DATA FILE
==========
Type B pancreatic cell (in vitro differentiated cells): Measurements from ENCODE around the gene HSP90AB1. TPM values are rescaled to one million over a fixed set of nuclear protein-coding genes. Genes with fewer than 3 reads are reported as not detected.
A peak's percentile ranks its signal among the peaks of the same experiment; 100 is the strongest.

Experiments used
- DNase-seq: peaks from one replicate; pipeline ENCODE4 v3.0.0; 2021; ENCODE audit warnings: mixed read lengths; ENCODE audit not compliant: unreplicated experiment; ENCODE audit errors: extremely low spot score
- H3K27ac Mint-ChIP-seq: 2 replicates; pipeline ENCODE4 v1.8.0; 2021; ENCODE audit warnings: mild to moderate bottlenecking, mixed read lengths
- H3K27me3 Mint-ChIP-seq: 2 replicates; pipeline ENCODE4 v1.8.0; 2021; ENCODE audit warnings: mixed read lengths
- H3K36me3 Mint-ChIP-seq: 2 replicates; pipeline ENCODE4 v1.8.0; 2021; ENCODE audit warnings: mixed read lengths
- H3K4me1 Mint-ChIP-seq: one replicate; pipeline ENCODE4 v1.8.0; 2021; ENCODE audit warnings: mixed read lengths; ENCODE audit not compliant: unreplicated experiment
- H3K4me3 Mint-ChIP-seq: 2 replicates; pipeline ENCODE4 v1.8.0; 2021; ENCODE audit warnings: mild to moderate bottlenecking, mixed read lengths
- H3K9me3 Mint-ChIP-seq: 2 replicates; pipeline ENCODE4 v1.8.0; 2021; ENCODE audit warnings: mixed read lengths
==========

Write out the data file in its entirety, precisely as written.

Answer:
Type B pancreatic cell (in vitro differentiated cells): Measurements from ENCODE around the gene HSP90AB1. TPM values are rescaled to one million over a fixed set of nuclear protein-coding genes. Genes with fewer than 3 reads are reported as not detected.
A peak's percentile ranks its signal among the peaks of the same experiment; 100 is the strongest.

Experiments used
- DNase-seq: peaks from one replicate; pipeline ENCODE4 v3.0.0; 2021; ENCODE audit warnings: mixed read lengths; ENCODE audit not compliant: unreplicated experiment; ENCODE audit errors: extremely low spot score
- H3K27ac Mint-ChIP-seq: 2 replicates; pipeline ENCODE4 v1.8.0; 2021; ENCODE audit warnings: mild to moderate bottlenecking, mixed read lengths
- H3K27me3 Mint-ChIP-seq: 2 replicates; pipeline ENCODE4 v1.8.0; 2021; ENCODE audit warnings: mixed read lengths
- H3K36me3 Mint-ChIP-seq: 2 replicates; pipeline ENCODE4 v1.8.0; 2021; ENCODE audit warnings: mixed read lengths
- H3K4me1 Mint-ChIP-seq: one replicate; pipeline ENCODE4 v1.8.0; 2021; ENCODE audit warnings: mixed read lengths; ENCODE audit not compliant: unreplicated experiment
- H3K4me3 Mint-ChIP-seq: 2 replicates; pipeline ENCODE4 v1.8.0; 2021; ENCODE audit warnings: mild to moderate bottlenecking, mixed read lengths
- H3K9me3 Mint-ChIP-seq: 2 replicates; pipeline ENCODE4 v1.8.0; 2021; ENCODE audit warnings: mixed read lengths